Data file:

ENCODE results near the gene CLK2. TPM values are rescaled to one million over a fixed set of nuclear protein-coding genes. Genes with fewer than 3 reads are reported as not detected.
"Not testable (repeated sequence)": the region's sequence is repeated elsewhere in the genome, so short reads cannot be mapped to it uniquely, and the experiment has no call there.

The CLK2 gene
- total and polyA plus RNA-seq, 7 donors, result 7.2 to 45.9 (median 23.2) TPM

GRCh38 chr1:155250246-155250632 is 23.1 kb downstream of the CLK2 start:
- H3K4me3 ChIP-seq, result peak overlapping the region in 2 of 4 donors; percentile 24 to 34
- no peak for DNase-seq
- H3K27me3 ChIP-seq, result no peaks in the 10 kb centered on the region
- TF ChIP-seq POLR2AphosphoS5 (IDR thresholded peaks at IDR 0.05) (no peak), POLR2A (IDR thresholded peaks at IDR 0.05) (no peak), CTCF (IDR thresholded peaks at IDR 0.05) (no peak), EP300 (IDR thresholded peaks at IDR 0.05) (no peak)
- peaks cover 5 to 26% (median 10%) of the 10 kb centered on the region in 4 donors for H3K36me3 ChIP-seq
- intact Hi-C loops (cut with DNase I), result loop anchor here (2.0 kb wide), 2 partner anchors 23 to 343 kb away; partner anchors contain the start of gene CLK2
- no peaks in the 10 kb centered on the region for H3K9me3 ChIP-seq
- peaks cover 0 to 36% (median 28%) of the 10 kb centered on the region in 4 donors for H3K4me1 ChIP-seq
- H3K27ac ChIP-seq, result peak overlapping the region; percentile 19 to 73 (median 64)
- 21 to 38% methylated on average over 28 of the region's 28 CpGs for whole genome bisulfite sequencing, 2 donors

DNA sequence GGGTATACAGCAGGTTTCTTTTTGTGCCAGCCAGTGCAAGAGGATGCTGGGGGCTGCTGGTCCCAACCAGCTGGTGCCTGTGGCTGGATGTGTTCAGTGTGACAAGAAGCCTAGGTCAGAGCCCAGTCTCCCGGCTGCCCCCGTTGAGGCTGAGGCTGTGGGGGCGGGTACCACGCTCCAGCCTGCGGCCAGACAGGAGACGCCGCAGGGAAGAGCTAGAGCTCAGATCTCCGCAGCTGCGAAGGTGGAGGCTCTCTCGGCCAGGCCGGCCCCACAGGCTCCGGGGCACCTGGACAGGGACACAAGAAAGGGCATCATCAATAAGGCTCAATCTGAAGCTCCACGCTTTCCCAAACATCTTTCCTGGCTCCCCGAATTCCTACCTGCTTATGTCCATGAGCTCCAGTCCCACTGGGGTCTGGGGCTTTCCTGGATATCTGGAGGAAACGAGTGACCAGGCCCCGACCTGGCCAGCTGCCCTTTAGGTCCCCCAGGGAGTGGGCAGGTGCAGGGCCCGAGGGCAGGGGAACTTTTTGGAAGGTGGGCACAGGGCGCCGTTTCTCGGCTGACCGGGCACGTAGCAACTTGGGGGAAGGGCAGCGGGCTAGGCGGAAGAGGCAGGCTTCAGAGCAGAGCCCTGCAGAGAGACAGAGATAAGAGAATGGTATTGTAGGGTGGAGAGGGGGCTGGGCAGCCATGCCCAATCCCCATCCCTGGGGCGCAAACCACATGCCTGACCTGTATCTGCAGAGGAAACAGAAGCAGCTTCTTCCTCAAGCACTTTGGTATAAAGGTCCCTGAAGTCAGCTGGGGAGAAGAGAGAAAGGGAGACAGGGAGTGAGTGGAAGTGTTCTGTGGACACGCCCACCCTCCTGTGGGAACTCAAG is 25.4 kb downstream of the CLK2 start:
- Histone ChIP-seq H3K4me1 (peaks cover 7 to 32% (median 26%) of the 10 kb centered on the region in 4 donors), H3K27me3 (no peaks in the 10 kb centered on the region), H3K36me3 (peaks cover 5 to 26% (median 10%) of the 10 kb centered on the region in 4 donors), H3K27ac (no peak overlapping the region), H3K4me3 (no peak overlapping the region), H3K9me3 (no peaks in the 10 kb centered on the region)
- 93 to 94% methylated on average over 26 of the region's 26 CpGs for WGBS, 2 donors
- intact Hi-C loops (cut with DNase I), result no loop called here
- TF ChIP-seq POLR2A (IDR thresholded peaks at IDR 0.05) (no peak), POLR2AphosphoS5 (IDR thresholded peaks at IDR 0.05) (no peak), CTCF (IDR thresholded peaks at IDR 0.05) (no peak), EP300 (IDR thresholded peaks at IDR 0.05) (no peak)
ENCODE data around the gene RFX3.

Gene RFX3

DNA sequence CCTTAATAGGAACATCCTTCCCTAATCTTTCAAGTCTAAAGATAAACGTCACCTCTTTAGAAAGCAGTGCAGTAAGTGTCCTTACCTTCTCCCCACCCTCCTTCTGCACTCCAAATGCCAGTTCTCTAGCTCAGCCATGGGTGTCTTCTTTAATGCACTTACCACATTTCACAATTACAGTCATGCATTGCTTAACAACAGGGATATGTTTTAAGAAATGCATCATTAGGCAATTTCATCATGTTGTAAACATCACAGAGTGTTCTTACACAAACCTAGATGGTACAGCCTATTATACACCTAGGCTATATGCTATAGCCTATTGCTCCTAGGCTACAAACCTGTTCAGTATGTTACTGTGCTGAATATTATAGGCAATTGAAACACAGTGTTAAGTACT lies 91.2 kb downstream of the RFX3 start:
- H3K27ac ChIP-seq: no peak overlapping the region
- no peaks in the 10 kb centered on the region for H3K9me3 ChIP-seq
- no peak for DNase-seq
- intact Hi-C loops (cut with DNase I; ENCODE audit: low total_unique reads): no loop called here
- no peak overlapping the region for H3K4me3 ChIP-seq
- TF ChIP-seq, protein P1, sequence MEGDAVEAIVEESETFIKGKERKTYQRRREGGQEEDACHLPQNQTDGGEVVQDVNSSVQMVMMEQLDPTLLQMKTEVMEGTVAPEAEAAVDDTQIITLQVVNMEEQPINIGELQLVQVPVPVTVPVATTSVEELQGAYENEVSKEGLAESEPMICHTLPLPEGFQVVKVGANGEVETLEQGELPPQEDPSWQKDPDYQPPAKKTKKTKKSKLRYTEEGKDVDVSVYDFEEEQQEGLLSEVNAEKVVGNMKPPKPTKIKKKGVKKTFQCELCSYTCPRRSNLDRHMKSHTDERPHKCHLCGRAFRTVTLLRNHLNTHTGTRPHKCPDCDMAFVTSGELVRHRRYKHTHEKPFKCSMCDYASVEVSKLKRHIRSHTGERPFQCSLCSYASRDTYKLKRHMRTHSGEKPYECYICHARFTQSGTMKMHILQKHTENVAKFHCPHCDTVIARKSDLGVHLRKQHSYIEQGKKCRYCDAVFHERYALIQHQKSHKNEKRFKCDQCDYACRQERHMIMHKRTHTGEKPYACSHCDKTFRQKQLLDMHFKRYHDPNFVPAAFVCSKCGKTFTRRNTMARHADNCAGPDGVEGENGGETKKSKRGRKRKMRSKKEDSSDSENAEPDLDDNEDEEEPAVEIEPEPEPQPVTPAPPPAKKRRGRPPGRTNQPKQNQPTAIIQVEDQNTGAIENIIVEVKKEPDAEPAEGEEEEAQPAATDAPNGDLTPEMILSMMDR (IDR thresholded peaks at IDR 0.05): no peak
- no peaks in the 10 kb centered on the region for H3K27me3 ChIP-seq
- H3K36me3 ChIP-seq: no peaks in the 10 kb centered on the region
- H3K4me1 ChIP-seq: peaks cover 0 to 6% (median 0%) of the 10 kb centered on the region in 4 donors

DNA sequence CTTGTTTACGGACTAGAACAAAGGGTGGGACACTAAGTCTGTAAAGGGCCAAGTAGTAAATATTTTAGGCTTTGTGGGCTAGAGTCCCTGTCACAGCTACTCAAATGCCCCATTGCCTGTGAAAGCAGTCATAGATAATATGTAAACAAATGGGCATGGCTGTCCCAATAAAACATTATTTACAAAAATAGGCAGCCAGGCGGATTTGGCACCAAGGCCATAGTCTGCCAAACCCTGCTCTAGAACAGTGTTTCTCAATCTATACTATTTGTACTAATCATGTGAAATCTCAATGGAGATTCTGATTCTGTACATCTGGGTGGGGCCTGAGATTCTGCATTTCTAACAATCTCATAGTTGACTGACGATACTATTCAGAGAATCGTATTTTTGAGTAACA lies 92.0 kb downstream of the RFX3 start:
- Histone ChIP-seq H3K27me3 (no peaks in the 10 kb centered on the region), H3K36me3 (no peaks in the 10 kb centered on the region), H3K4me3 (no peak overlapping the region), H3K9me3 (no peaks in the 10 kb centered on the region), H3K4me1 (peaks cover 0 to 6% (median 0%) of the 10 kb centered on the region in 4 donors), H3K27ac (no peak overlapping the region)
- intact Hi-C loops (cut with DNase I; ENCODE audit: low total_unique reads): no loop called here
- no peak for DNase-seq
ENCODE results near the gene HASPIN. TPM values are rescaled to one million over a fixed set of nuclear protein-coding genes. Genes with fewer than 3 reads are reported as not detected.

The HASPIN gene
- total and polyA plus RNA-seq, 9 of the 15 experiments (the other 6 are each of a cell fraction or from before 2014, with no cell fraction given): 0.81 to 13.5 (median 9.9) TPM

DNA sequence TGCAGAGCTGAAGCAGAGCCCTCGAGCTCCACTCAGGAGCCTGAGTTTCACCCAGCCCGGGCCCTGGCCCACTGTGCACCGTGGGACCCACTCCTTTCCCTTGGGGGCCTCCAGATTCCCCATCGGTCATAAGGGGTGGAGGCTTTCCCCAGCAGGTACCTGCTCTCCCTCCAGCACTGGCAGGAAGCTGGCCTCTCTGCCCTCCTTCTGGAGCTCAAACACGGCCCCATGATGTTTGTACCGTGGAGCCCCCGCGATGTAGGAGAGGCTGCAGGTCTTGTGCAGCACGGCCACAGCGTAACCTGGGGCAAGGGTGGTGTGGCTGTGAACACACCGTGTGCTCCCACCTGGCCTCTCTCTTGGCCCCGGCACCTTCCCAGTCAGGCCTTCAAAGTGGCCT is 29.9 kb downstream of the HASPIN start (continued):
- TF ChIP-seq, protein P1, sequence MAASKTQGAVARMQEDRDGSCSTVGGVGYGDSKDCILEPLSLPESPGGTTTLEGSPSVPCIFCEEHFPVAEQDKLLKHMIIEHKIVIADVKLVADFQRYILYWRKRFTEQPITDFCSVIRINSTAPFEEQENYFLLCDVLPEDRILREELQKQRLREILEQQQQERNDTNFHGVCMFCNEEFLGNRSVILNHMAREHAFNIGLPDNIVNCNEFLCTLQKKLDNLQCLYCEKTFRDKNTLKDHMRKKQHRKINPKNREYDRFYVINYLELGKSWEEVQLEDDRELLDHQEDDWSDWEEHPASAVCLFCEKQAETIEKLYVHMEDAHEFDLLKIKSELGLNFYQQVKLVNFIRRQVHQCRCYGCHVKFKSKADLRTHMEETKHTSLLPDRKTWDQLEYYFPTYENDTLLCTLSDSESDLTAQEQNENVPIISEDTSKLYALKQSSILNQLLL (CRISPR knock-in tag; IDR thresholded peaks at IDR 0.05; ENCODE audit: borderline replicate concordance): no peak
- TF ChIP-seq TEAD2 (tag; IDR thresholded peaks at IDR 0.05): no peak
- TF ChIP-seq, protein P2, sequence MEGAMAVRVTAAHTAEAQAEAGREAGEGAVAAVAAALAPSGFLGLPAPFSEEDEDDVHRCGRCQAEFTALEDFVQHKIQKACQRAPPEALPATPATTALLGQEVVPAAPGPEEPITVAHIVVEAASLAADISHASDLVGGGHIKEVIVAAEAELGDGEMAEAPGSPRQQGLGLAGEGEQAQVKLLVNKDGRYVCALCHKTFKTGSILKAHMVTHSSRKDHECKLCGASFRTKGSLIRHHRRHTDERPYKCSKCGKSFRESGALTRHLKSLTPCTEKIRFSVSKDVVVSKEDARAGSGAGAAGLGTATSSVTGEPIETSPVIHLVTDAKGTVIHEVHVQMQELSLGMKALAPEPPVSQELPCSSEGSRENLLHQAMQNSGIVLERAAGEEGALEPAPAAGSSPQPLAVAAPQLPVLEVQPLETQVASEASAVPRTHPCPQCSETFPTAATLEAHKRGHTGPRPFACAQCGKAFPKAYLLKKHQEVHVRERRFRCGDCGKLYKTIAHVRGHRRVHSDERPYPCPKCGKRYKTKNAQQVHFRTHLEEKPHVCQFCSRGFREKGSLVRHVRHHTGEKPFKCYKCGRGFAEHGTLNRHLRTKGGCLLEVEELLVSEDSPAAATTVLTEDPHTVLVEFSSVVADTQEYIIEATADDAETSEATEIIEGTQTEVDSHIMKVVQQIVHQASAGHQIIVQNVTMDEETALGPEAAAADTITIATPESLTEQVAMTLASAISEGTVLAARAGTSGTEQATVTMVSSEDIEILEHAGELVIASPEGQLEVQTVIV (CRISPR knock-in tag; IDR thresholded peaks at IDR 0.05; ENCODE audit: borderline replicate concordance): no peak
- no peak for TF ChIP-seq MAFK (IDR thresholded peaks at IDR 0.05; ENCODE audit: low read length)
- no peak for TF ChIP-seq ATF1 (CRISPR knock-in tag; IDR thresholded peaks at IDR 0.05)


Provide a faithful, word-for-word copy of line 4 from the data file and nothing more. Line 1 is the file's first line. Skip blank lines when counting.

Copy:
- total and polyA plus RNA-seq, 7 donors, result 7.2 to 45.9 (median 23.2) TPM